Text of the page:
Clare Grogan
Clare Grogan

Perhaps the freshest conceit of Forsyth’s script is that all this basically happens over the course of a single day, as Gregory dons a borrowed jacket in a nervy state to meet Dorothy, but gets stood up, and winds up having an impromptu date with Susan instead. As the afternoon fades, they find themselves lying on the grass, swapping favourite numbers, and arm-dancing at the base of a tree. It feels very true to the whimsical, slightly makeshift quality of teenage dalliances and the pains of growing up.

“I think it worked because it didn’t patronise anyone; there was a level of honesty that you don’t normally get in teen films,” Forsyth has said.

Grogan, now 59, was a part-time waitress at the Spaghetti Factory in Glasgow, when the director spotted her, mentioned he was casting a new film, and asked for her number. “My mum had warned me about strange men, so I said no! But then he contacted my manageress, who convinced me I should think about it,” she says.

She would go on to have a rambunctious performing career, not only as a stage and screen actress, but as the lead singer of the 1980s new wave band Altered Images, who got signed by CBS Records while the film was in production. Her role in Gregory’s Girl is smaller than the other two leads, but she’s the ace up its sleeve, because of Susan’s wise-beyond-her-years demeanour and her magical chemistry with Sinclair, with whom she has remained close friends over the years.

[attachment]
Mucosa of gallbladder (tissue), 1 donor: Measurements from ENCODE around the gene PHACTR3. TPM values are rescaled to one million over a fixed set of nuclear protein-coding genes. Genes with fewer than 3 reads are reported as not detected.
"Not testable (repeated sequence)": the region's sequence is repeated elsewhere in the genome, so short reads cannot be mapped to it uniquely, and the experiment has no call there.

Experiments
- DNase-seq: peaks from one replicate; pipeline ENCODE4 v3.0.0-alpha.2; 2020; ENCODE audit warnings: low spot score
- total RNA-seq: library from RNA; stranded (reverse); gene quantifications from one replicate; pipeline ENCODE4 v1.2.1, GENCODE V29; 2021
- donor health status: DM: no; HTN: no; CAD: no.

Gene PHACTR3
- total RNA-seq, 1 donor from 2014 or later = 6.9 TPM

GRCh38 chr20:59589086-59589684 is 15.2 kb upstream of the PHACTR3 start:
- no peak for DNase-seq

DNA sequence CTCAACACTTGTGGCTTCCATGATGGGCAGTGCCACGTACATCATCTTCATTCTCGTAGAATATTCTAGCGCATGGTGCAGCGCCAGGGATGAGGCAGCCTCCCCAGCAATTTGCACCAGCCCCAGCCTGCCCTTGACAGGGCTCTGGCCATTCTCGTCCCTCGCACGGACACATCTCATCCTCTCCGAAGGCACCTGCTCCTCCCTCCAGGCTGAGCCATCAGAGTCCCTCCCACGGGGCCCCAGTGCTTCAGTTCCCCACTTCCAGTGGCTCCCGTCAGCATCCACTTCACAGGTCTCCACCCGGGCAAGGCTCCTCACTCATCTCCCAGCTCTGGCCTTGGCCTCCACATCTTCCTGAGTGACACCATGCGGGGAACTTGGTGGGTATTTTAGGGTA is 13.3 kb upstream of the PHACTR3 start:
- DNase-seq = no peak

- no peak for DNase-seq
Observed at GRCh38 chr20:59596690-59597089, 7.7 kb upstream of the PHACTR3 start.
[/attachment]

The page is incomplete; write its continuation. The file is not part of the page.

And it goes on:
Her Louise Brooks-esque bob was a convenient way to conceal a recent facial wound, but also – like her beret – sprang fully formed from Grogan’s own precocious aesthetic. Essentially functioning as her own costume designer, she created an iconic look.

“I was really quite fond of silent movie stars,” she tells me. “I mean, I had delusions of grandeur beyond belief, even at that age! So I was quite into the style.

“I didn’t realise what an incredibly privileged position I’d ended up in until afterwards, when the reality of having a career in this business suddenly hits you. When you’re that age, and you think, ‘When I leave school, I’d like to be a film star and a pop star’? That’s what happened. And I will never understand that.”